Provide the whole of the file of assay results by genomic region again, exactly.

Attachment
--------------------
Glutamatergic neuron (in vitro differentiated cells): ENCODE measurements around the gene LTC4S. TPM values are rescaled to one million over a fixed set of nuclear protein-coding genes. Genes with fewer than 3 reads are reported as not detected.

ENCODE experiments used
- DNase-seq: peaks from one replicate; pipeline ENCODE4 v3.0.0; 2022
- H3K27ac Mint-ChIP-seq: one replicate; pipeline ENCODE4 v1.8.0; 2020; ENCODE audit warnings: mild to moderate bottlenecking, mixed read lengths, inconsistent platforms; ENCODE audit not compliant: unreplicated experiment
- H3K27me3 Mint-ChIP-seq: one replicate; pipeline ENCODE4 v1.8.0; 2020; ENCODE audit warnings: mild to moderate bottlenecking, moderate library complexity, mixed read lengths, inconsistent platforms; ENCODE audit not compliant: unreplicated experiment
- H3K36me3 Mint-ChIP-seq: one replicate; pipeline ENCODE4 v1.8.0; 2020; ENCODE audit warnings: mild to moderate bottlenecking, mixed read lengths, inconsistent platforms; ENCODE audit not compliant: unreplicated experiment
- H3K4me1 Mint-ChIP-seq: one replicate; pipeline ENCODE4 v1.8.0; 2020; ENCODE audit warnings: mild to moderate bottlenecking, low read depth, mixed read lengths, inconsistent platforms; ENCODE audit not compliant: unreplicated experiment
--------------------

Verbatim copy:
Glutamatergic neuron (in vitro differentiated cells): ENCODE measurements around the gene LTC4S. TPM values are rescaled to one million over a fixed set of nuclear protein-coding genes. Genes with fewer than 3 reads are reported as not detected.

ENCODE experiments used
- DNase-seq: peaks from one replicate; pipeline ENCODE4 v3.0.0; 2022
- H3K27ac Mint-ChIP-seq: one replicate; pipeline ENCODE4 v1.8.0; 2020; ENCODE audit warnings: mild to moderate bottlenecking, mixed read lengths, inconsistent platforms; ENCODE audit not compliant: unreplicated experiment
- H3K27me3 Mint-ChIP-seq: one replicate; pipeline ENCODE4 v1.8.0; 2020; ENCODE audit warnings: mild to moderate bottlenecking, moderate library complexity, mixed read lengths, inconsistent platforms; ENCODE audit not compliant: unreplicated experiment
- H3K36me3 Mint-ChIP-seq: one replicate; pipeline ENCODE4 v1.8.0; 2020; ENCODE audit warnings: mild to moderate bottlenecking, mixed read lengths, inconsistent platforms; ENCODE audit not compliant: unreplicated experiment
- H3K4me1 Mint-ChIP-seq: one replicate; pipeline ENCODE4 v1.8.0; 2020; ENCODE audit warnings: mild to moderate bottlenecking, low read depth, mixed read lengths, inconsistent platforms; ENCODE audit not compliant: unreplicated experiment